Appeal from the District Court of the United States for the Eastern District of Pennsylvania; William H. Kirkpatrick, Judge.
Before MARIS and JONES, Circuit Judges, and SMITH, District Judge.
The defendant, Honorbilt Products, Inc., appeals from a decree of the District Court holding valid and infringed Patent No. 1,565,267 for an upholstery pad, issued on December 26, 1925, to Del Roy F. Fowler, one of the plaintiffs. The suit was instituted by Fowler, the owner of the patent as well as the patentee, and F. Burkart Manufacturing Company, the exclusive licensee under the patent. Honorbilt Products, Inc., is a manufacturer of mattresses, and the complaint alleges that Honorbilt, in its manufacture of mattresses, utilizes a sisal pad which infringes the patent in suit.
The patent contains but a single claim which reads as follows:
"A pad for upholstery made up of a fabric backing overlaid by a multiplicity of thin veils of dry carded, long and wavy sisal fibre, said veils being successively superposed upon each other with the fibres of successive layers crossing each other at an angle so as to form a springy unfelted pad and said pad being stitched to the backing."
From the findings contained in the opinion of the court below we summarize the following facts.
Pads of the sort described in the patent are used to overlie the helical springs of inner-spring mattresses and upholstery.Before the patent in suit there were in use upholstery pads consisting of bats stitched to reinforcing sheets. Bats had been made of cotton jute and other soft fibres, and hair and sponge rubber had also been used in the bats, but never sisal. Cotton bats were the commonest and were in general use. The difficulty with cotton pads as with all soft fibre pads was that they lacked resiliency with the result that they sank into the spaces in and between the springs and thus became lumpy and uneven. The sisal pads solved this difficulty.
The characteristics of sisal were matters of common knowledge and loose sisal had been tried by upholsterers in an effort to make better pads. These were of little or no use, because, in order to get the particular structure required to resist the spring thrust, it was necessary to have a pad of superposed veils withthe fibres laid lengthwise, the veils crossing and recrossing diagonally. This type of veil had already been disclosed and had been used in making pads of cotton.
The trial court further found that Fowler "developed his pad by taking the hard-fibred sisal, making the necessary adjustments upon the machinery which had been used for carding and lapping soft-fibred cotton, and carding and lapping the sisal by means of it. No one, prio to his time, imagined that sisal could be treated in this manner. Apparently no one knew that sisal was cardable."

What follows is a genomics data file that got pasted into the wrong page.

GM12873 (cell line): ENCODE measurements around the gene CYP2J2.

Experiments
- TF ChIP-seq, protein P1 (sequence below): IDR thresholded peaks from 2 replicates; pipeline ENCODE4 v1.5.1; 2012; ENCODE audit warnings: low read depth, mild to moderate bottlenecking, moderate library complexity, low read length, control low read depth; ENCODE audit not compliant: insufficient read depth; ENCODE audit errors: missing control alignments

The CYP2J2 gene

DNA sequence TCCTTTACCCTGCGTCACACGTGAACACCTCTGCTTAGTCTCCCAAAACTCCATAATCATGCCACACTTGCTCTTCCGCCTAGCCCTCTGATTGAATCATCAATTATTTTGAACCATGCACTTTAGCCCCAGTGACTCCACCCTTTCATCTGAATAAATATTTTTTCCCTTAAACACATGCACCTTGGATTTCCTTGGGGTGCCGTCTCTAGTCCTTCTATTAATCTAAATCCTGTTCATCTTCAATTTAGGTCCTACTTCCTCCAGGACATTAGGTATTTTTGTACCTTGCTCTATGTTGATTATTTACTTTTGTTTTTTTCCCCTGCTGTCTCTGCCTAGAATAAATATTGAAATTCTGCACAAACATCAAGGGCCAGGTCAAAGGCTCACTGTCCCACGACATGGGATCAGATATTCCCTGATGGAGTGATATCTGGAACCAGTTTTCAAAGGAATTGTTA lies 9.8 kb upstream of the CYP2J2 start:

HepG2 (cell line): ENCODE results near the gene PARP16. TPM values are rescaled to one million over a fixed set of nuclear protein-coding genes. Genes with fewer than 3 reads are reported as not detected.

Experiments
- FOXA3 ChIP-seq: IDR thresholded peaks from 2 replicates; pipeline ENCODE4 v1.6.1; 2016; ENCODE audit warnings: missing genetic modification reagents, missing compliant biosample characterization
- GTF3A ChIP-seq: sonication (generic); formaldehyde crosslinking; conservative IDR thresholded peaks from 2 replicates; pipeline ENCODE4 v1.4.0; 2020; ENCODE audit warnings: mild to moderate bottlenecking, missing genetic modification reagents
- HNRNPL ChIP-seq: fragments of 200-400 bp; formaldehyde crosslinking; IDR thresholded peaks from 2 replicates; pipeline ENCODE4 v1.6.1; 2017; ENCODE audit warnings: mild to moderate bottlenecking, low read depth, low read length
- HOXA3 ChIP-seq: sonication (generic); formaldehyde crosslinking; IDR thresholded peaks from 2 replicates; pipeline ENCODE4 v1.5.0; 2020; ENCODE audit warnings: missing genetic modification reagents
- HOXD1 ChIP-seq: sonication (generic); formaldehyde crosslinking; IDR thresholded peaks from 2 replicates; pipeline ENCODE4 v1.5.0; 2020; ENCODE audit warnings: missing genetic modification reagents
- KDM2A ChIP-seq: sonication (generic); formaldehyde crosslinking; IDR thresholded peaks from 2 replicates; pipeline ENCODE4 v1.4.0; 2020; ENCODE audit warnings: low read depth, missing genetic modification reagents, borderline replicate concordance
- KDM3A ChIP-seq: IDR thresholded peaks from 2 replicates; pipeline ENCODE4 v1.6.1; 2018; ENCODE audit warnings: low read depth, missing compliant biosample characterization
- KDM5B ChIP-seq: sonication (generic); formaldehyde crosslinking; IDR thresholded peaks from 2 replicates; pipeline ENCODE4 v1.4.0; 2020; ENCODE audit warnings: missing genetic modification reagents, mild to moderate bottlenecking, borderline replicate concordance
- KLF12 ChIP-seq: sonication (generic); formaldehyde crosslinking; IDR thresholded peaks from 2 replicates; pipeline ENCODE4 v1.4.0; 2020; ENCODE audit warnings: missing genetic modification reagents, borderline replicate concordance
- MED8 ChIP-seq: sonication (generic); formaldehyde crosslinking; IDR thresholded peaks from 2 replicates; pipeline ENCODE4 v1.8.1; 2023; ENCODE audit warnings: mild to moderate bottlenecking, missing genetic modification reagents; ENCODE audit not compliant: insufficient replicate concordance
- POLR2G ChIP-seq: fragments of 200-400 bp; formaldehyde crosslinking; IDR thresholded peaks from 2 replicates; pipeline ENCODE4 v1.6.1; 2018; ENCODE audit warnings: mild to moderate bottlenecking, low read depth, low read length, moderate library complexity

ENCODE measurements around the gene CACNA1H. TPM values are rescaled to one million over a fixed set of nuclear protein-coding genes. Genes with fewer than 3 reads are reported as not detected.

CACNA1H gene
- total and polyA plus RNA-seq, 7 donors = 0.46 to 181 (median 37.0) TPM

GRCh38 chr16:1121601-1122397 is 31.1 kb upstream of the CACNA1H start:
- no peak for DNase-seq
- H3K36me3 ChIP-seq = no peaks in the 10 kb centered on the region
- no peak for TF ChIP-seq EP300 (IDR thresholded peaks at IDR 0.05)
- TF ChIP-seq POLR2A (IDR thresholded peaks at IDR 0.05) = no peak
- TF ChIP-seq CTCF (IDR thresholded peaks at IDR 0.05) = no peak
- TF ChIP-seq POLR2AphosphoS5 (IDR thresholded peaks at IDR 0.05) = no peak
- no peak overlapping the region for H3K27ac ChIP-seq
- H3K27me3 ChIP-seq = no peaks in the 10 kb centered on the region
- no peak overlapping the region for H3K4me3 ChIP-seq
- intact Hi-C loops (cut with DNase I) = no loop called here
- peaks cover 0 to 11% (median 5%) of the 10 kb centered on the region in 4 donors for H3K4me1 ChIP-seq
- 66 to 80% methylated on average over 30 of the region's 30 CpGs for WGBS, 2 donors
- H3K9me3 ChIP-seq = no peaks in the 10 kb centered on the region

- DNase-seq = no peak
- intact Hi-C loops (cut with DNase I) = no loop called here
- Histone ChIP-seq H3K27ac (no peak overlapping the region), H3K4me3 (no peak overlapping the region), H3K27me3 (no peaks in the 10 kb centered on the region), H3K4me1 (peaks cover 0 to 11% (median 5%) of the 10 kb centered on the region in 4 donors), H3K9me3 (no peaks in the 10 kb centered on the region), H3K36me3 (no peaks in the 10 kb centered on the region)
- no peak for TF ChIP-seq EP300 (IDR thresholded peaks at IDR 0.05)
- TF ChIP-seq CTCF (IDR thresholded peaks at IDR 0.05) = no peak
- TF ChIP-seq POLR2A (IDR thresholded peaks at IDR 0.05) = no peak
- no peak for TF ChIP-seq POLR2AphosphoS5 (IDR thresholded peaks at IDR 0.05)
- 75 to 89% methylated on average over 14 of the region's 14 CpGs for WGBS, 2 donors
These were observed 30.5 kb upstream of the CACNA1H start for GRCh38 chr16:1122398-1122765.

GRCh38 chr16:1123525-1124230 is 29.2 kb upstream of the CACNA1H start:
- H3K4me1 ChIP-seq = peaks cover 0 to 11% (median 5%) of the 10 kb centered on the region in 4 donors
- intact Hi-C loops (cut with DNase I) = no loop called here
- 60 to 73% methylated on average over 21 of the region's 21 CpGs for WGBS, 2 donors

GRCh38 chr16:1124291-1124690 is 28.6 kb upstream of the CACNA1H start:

The trial court then concluded that "It may not have been a matter of great difficulty to adapt the machinery then in existence, but the idea that it [carding and lapping sisal by machine] could be done, reduced to practice, was, in my opinion, invention."
Such however is not the invention claimed by the patent in suit. No mention whatever is made therein of a machine or machine adjustment for the carding or lapping of sisal. As the patent application states, the "invention relates to upholstery pads" made of thin superposed veils of dry carded sisal stitched to a fabric back, with the longitudinally placed fibres of one veil disposed diagonally to the fibres of the adjacent veils. The Fowler patent no more discloses a method for carding sisal than did Stratford forty years earlier in his British patent (No. 11,409) for an upholstery material wherein he specified the use of sisal which "After being curled or crimped and picked, * * * is preferably carded by any well known carding machinery * * * ." Fowler's patent both in its specifications and in its claim presupposes the practitioner's knowledge of how to card sisal. We need not therefore consider whether the carding of sisal was known to the art prior to Fowler or whether it was not really Klenk, the manufacturer of carding machinery whom Fowler consulted, who by trial and error ascertained the extent of mechanical adjustment of known machinery needed to obtain the proper coarseness of the clothing (carding teeth) in order to card sisal satisfactorily.
As the court below found, upholstery pads made of thin veils of cotton fibre, superposed so that the longitudinally placed fibres of one veil are disposed diagonally to the fibres of the adjacent veils, and stitched to a fabric back, had long been known and in sue prior to Fowler. It seems plain, therefore, that what the Fowler patent claims over the prior art is the use of sisal rather than cotton or other fibrous material in the manufacture of the veils to be superimposed so as to form a pad. That this is so Fowler clearly conceded in his cross-examination at trial.*fn1
The sole issue in this case is whether it constituted invention to use sisal instead of cotton or other fibrous material in the manufacture of upholstery pads in the same way in which such ...